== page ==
film & game reviews, the retro way.
Robert Downey Jr.
Avengers: Endgame, Marvel's big and ridiculously expensive finale, finally hit theatres in mid-2019 and quickly became the box-office behemoth it was always going to be. The sequel to Avengers: Infinity War promised an even grander scale, extra character crossovers and an even more devastating and epic climax.
Set after the "Snap", supervillain Thanos' eradication of half of the universe using his trusty gauntlet, Endgame begins with an appropriately somber tone as we see Hawkeye (Jeremy Renner) lose his entire family, Tony Stark stuck in space ready to die and we witness the hopeless world left behind after the Avengers failed to save it. Stark is promptly saved thanks to new recruit Captain Marvel (Brie Larson) but refuses to help track down Thanos (Josh Brolin) with the other heroes. This mission turns out to be a bittersweet success as the villain is caught and punished yet the Snap proves to be irreversible as the Infinity Gauntlet was destroyed some time ago. This doesn't help with the Avengers' morale: Thor retreats into depression, Hulk settles his inner conflicts to lead a more peaceful life, Hawkeye becomes a vigilante and Tony Stark spends his time raising the daughter he feared he'd never see again.
In a miraculous turn of events, Scott Lang (Paul Rudd) is suddenly spat out of the Quantum Realm machine he found himself stuck inside at the end of Ant-Man And The Wasp, while the Snap was happening, and helps the leftover Avengers come up with a potential solution. Said solution, of course, is time travel and, even though Tony Stark initially dismisses that as far-fetched and too dangerous, he later cracks the science of it all and agrees to give it a good old go. A long-shot plan is soon formulated and the Avengers are quickly hopping back to very specific moments in time when the Infinity Gauntlet's stones were up for grabs. They encounter some rather large speed bumps along the way, forcing them to improvise, and a pre-Snap Thanos becomes aware of what's going on. This leads to a massive battle in the film's third act involving all the heroes where big, dramatic sacrifices are made.
Two whole paragraphs it took to relay this plot right there and, while it may sound like a non-stop, action-packed sci-fi comic-book rollercoaster ride, it both is and it isn't. Endgame's approach is very different to Infinity War from the get-go in that it very much prioritizes character moments and closing character arcs over mindless popcorn movie action, though it delivers some of that too. In terms of pacing, this is closer to the first Avengers film which was peppered with a majority of slower scenes aiming to introduce familiar characters into a new plot. Here, it's all about giving certain characters significant, earned send-offs or fuller arcs and, even though this is an admirable endeavour, it also prevents this movie from ever really taking off. The time-travel stuff is the closest we come to the film feeling awake (before the end battle) but getting there takes a good amount of patience.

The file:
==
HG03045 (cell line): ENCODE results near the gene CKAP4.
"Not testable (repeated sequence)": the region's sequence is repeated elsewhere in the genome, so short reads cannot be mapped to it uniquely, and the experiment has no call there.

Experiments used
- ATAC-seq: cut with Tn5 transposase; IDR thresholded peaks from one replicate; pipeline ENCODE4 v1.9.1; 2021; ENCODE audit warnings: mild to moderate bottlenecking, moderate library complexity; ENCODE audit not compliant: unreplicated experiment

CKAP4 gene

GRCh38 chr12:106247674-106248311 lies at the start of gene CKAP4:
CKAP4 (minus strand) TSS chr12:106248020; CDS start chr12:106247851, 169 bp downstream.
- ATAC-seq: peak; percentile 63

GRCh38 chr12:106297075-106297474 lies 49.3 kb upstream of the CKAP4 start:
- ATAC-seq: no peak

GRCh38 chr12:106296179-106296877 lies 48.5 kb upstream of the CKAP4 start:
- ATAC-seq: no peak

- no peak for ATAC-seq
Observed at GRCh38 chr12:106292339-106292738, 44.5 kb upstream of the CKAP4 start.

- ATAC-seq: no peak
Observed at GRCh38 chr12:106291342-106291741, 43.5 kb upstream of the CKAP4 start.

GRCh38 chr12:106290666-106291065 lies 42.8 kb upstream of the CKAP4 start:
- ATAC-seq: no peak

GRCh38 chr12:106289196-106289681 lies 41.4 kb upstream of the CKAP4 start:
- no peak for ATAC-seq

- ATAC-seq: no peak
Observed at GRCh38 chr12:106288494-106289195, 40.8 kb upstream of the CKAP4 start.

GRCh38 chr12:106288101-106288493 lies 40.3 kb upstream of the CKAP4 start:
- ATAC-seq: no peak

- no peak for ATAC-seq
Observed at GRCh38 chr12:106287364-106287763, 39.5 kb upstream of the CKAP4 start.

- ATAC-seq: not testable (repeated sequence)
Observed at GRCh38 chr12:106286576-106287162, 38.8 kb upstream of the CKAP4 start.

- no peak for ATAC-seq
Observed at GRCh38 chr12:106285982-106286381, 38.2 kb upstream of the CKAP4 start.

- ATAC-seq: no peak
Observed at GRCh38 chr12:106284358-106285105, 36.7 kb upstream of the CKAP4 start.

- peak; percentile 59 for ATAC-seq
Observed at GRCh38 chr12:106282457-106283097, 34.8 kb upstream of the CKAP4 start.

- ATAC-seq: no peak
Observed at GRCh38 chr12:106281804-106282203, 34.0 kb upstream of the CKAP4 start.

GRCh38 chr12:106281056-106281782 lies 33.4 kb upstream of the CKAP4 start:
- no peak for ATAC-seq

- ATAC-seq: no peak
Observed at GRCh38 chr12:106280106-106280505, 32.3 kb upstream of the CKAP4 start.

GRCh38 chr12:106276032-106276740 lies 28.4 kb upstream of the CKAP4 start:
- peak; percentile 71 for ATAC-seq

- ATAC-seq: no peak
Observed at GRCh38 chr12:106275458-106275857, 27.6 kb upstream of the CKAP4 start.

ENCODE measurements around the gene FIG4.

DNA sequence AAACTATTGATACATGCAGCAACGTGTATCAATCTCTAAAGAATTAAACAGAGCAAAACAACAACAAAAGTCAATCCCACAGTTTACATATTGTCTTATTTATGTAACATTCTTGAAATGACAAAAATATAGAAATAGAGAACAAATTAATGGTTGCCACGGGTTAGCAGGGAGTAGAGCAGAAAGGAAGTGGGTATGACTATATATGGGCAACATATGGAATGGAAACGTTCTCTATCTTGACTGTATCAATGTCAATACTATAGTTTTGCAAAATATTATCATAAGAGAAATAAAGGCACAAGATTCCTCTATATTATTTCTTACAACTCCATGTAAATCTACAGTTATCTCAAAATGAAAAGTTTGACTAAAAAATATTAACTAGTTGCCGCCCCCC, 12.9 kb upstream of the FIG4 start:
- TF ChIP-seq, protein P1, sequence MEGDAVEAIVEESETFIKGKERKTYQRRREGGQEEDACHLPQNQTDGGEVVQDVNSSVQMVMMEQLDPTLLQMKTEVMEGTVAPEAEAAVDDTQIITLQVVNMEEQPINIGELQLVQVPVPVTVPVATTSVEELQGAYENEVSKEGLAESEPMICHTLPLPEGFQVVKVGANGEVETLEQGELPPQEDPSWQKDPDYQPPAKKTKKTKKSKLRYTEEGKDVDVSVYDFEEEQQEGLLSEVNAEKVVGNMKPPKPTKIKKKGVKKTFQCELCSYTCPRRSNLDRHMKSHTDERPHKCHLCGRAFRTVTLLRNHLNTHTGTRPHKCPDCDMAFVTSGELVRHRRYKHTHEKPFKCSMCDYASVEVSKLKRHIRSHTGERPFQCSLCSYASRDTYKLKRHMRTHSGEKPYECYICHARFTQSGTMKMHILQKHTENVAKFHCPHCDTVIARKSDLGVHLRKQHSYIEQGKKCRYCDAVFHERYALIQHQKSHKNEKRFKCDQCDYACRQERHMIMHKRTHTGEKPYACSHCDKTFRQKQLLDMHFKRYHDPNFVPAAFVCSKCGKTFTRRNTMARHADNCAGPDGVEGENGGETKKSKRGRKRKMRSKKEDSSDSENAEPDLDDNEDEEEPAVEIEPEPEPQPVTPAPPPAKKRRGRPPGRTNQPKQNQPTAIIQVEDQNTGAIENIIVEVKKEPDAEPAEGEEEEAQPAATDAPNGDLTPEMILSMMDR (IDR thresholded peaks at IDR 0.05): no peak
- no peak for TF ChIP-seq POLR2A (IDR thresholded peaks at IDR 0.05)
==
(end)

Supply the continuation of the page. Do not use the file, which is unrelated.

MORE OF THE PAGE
That said, even if the film may test the average viewer's attention span, it is never too boring for comic-book fans as there is something fascinating about seeing these larger-than-life heroes being completely broken down, then rebuilt and broken down again. It's also a lot of fun to see them interact with older versions of themselves, characters they never made their peace with, meet others from a different Avenger's universe for the first time and eventually fight it out with Thanos' army. The tone throughout is mostly nostalgic and downbeat but there's still a decent amount of humour in there, though it is hit-and-miss. Luckily, whenever the action kicks in, it is very well done.
Visually, this is one of the MCU's most ambitious, slickest efforts as the end battle, especially, is both a shameless CGI overdose and a spectacular treat. Parts of it are essentially live-action two page comic-book spreads and, coupled with some clever twists and big surprises, this makes for a very satisfying last hurrah. The cast does a great job on the whole and it's genuinely moving to see the end of an era, though the film does spread the emotions a bit thick at the end.
Avengers: Endgame certainly has its moments and it delivers all the scale and drama you'd expect for the end of a big franchise. Unfortunately, a rather convoluted plot, the uneven pacing and overall downer mood means it isn't quite as fun or as exciting as the movie before it. Still, it is certainly competent, busy and entertaining enough to please fans of the Marvel saga and not put everyone else straight to sleep.